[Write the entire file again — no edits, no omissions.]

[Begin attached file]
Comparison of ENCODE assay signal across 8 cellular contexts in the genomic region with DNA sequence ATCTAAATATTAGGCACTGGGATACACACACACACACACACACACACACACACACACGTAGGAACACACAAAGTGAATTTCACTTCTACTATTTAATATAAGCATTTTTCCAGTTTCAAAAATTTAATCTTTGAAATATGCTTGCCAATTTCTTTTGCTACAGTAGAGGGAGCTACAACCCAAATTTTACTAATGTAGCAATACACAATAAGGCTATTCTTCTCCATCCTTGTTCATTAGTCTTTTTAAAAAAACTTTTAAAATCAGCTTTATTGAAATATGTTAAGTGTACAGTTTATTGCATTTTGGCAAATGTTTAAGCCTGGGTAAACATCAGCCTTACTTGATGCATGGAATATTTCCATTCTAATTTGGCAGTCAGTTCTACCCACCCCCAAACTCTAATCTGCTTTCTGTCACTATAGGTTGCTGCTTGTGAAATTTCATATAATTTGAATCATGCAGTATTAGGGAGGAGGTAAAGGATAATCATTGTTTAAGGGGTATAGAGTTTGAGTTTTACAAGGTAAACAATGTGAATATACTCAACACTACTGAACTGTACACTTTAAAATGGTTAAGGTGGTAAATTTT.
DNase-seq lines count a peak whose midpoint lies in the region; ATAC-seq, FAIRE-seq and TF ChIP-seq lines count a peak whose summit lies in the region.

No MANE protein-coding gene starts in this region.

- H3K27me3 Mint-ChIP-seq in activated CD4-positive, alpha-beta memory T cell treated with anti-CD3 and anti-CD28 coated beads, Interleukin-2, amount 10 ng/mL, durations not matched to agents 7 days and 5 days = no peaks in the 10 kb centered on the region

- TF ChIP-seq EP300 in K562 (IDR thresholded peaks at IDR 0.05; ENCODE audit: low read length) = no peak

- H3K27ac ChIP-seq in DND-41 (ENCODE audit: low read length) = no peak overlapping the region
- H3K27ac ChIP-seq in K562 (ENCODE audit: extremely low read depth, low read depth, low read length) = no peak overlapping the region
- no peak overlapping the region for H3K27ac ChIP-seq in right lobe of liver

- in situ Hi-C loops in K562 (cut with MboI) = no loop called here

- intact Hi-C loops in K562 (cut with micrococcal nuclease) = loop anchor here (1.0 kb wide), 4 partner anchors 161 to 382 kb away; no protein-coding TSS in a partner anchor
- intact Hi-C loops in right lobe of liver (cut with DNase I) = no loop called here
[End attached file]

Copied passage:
Comparison of ENCODE assay signal across 8 cellular contexts in the genomic region with DNA sequence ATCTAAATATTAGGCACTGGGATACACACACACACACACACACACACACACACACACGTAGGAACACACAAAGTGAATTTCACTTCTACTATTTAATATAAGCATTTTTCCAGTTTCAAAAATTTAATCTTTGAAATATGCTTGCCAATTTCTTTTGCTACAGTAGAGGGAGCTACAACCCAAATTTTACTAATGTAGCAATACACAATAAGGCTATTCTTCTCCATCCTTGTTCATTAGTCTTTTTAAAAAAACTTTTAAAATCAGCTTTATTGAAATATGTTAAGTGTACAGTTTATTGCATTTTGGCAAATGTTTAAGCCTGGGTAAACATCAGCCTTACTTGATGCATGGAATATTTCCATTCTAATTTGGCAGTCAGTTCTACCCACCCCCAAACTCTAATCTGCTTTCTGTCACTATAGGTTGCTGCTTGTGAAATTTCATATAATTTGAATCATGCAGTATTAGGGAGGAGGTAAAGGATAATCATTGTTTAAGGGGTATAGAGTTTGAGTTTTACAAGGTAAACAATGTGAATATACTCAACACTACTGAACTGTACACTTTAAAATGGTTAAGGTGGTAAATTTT.
DNase-seq lines count a peak whose midpoint lies in the region; ATAC-seq, FAIRE-seq and TF ChIP-seq lines count a peak whose summit lies in the region.

No MANE protein-coding gene starts in this region.

- H3K27me3 Mint-ChIP-seq in activated CD4-positive, alpha-beta memory T cell treated with anti-CD3 and anti-CD28 coated beads, Interleukin-2, amount 10 ng/mL, durations not matched to agents 7 days and 5 days = no peaks in the 10 kb centered on the region

- TF ChIP-seq EP300 in K562 (IDR thresholded peaks at IDR 0.05; ENCODE audit: low read length) = no peak

- H3K27ac ChIP-seq in DND-41 (ENCODE audit: low read length) = no peak overlapping the region
- H3K27ac ChIP-seq in K562 (ENCODE audit: extremely low read depth, low read depth, low read length) = no peak overlapping the region
- no peak overlapping the region for H3K27ac ChIP-seq in right lobe of liver

- in situ Hi-C loops in K562 (cut with MboI) = no loop called here

- intact Hi-C loops in K562 (cut with micrococcal nuclease) = loop anchor here (1.0 kb wide), 4 partner anchors 161 to 382 kb away; no protein-coding TSS in a partner anchor
- intact Hi-C loops in right lobe of liver (cut with DNase I) = no loop called here